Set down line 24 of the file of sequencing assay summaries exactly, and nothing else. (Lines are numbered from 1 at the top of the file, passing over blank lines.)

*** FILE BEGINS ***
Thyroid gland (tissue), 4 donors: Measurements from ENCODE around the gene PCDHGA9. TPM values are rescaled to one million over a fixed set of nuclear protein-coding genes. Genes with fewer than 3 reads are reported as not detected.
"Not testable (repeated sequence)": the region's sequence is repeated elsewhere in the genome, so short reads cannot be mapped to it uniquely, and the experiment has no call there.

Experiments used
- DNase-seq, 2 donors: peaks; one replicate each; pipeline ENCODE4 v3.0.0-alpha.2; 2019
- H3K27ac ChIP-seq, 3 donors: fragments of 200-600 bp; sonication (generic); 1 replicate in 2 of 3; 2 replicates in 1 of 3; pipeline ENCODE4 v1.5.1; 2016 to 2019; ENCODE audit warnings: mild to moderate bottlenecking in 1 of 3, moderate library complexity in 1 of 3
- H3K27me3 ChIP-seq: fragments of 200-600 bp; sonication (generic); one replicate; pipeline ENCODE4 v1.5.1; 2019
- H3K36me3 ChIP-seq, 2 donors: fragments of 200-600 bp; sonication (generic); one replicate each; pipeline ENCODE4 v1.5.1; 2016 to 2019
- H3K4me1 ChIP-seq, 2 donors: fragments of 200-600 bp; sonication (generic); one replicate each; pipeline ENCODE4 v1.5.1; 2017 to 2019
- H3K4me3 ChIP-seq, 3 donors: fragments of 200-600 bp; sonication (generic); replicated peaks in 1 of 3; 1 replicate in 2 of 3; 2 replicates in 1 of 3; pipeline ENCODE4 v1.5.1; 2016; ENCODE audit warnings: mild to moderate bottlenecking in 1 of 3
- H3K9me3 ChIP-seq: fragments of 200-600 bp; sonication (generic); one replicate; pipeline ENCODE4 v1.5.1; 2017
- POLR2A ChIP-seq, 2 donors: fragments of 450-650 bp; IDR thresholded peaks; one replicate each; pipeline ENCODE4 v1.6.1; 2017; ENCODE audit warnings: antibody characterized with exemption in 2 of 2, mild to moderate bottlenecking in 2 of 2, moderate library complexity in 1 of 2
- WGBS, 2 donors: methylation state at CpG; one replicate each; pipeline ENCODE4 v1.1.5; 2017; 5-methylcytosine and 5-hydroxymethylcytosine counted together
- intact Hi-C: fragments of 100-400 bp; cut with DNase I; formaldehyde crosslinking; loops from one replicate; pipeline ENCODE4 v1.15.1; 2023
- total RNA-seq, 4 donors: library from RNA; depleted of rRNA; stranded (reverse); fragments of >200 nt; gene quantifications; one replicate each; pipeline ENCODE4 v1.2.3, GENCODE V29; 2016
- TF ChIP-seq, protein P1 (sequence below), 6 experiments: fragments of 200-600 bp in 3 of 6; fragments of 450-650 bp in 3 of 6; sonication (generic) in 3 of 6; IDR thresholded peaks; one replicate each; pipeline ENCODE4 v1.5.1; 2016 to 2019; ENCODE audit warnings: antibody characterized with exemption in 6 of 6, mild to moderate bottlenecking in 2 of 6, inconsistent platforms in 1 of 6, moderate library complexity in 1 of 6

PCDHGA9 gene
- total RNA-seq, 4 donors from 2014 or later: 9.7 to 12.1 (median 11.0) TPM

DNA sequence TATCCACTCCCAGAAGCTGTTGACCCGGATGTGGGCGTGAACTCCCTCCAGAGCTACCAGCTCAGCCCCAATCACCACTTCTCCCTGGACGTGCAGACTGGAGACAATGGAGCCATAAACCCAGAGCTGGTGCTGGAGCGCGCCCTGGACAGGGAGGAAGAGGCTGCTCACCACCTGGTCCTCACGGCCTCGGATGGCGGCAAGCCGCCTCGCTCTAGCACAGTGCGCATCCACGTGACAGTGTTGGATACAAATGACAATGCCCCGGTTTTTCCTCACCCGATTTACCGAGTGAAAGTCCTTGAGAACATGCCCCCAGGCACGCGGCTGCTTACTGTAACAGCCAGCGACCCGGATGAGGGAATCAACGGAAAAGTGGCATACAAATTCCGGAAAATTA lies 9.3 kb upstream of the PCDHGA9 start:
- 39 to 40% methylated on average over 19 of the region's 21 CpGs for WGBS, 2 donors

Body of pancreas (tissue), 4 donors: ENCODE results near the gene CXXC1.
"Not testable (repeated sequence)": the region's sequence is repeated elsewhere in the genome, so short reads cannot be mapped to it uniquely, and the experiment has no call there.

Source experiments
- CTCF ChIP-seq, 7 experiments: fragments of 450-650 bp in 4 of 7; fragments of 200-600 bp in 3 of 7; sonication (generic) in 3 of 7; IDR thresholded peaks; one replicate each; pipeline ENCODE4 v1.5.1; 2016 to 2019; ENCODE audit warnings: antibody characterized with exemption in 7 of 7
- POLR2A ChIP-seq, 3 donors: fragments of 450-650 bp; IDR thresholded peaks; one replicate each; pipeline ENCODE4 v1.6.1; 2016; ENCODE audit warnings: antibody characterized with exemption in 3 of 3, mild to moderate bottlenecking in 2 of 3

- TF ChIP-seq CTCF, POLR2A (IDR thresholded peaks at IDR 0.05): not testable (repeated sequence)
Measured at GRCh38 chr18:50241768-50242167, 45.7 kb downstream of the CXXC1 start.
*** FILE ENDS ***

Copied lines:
- POLR2A ChIP-seq, 3 donors: fragments of 450-650 bp; IDR thresholded peaks; one replicate each; pipeline ENCODE4 v1.6.1; 2016; ENCODE audit warnings: antibody characterized with exemption in 3 of 3, mild to moderate bottlenecking in 2 of 3